You know that endless trail of Mother’s Day handprints, inkblot paintings, tissue paper bouquets, and phallic-like animal drawings your kids have brought home from school that prompted you to consider buying stock in Rubbermaid® ?
Well, I’m here to tell you all those trips to Target you’ve made for more storage containers and fridge magnets to preserve this glimpse into their poignant, Van Gogh-ish childhood will one day be appreciated by your children’s future midlife nostalgic selves.
Keep in mind she had nine children and had to be selective. So what I received didn’t amount to the U-haul trailer full of bins I’ll be passing on to my kids. But it was enough to pack a three-ring binder.
Until the other day, when I came across the binder while attempting to declutter my home office, I hadn’t opened it for years. So I decided to take a break and tip my toes into the fountain of youth.
My attention was particularly drawn to a mini-booklet of 12 handwritten poems tacked together between two pieces of wallpaper scraps in a mushroom motif. There mustn’t have been much of a selection of paper because those closest to me know I have a seriously deep-seated fear of the creepy fungi that some people actually saute and eat!
As I flipped through the pages, thoroughly immersed in this literary masterpiece that must’ve made my mom so proud, it suddenly occurred to me (cue: old-school record scratch) that perhaps—I didn’t actually write these poems.
a.) They’re good.
b.) I remembered that sometimes teachers had us copy down poems from the blackboard to practice our penmanship or to use for a mother’s day or father’s day art project.
c.) Although my name is on the inside cover, there’s no actual byline on the individual poems.
But there are also credible reasons to believe I am, in fact, the author of these poems, such as:
1.) I used to write poems.
2.) I am the daughter of a poet.
3.) I went on to become an English major.
4.) When I showed it to my 82-year-old mom the other day, she said she doesn’t remember, but that she probably would’ve saved it only if I wrote the poems myself.
5.) And, perhaps the most convincing reason to believe I wrote them is that each one echoes some resemblance to my own life. Let’s take this one for example:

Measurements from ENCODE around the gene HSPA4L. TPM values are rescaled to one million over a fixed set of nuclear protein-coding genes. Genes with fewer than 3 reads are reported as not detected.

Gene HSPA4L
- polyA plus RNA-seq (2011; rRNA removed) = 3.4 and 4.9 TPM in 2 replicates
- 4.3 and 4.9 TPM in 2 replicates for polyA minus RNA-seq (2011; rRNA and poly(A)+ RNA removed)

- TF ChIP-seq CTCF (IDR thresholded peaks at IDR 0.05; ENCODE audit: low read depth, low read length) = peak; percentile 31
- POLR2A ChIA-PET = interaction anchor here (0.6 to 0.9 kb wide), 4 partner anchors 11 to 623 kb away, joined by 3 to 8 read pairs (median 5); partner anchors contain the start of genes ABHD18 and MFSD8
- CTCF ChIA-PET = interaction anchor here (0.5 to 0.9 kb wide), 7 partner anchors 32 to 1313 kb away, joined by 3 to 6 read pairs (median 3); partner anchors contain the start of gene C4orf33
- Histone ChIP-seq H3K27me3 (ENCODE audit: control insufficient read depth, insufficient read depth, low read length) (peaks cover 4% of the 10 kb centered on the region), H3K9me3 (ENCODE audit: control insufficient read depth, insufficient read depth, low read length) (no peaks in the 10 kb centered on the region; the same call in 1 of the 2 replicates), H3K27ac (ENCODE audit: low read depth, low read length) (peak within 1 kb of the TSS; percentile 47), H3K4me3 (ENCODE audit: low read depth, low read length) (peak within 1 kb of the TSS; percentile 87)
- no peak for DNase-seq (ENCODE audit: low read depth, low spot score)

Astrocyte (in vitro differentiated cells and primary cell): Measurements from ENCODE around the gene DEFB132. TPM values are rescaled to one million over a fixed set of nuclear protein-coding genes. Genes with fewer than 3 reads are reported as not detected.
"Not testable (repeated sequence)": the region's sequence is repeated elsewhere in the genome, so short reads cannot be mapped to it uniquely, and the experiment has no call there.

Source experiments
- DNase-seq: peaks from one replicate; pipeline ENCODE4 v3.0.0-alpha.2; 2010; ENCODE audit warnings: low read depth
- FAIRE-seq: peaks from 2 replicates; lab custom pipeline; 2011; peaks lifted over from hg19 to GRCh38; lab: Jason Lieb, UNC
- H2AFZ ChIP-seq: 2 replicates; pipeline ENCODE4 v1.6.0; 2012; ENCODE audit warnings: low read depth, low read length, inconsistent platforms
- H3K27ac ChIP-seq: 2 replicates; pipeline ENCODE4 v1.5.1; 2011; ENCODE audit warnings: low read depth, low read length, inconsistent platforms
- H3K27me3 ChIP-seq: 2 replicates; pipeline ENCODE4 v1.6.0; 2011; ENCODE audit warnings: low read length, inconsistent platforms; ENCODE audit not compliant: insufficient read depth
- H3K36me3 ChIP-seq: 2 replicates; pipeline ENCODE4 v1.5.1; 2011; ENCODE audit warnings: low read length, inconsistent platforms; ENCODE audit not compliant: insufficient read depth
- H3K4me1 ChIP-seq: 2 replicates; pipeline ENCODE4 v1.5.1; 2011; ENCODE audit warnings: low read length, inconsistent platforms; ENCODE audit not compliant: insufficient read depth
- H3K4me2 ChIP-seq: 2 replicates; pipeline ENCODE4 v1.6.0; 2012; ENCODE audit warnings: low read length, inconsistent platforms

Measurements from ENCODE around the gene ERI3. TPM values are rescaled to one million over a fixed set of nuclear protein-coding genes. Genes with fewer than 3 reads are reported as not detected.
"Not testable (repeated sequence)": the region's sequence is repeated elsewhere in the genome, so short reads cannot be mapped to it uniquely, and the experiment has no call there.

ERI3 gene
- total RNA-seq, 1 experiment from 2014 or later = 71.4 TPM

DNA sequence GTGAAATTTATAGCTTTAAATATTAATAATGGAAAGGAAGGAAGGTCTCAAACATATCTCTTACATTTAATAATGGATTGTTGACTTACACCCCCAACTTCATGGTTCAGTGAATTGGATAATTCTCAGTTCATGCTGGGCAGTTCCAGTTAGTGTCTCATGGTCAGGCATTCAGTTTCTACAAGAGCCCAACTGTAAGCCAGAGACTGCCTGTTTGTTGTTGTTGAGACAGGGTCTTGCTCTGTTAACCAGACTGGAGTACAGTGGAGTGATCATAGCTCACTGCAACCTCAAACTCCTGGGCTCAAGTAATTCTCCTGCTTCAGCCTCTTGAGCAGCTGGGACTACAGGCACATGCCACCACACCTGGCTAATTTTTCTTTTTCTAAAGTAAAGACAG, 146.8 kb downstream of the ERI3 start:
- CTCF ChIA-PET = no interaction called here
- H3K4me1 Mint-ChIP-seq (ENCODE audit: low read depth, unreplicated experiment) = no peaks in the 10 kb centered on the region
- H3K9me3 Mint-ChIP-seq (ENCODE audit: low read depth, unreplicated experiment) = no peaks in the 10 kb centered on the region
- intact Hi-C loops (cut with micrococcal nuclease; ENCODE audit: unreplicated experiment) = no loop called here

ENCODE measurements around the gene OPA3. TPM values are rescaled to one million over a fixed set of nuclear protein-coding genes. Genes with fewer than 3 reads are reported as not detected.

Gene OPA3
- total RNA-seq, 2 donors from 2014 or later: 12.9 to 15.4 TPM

I wholeheartedly agree. When someone smiles at me, a real smile that is matched with kindness in the eyes, it sometimes takes my breath away and every time it inspires me to pass it on. But I realize you all probably could say the same. So let’s take a look at another one.
Well, yes, these things are all true. I am a clutz. My mom’s knees make a lap. My dad’s knees are quite tall, even now at the age of 84. And the fish from where I’m from don’t have knees as far as I know. The evidence is building wouldn’t you say? Let’s take a look at one more.
I had a dream last night.
I dreamed I had to pick a mother out.
I had to choose a father, too.
At first, I wondered what to do.
There were so many there, it seemed.
Short and tall and thin and stout.
But just before I sprung awake,
I knew what parents I would take.
And this surprised me and made me glad:
They were the ones I always had.
I concur! Although my parents are far from perfect, were not able to give me everything my heart craved, and once assigned me the job of vacuuming up the mushrooms that were growing in our damp basement due to an unusual amount of rain, I would absolutely choose them if given a choice from all the other ones. But would I have thought to use the word sprung or stout back then? Highly unlikely.
If you’ve ever seen any of these poems elsewhere, by all means, please let me know. I’ll be ecstatic to give credit to where credit is due. Just don’t tell my mom!
*P.S. Since posting this in 2015 (before anyone knew I had a blog), I have learned the title of the dream/parent poem was authored by Gwendolyn Brooks and it is titled “Andre” (thanks to Crystal Cook). See Crystal’s comment below.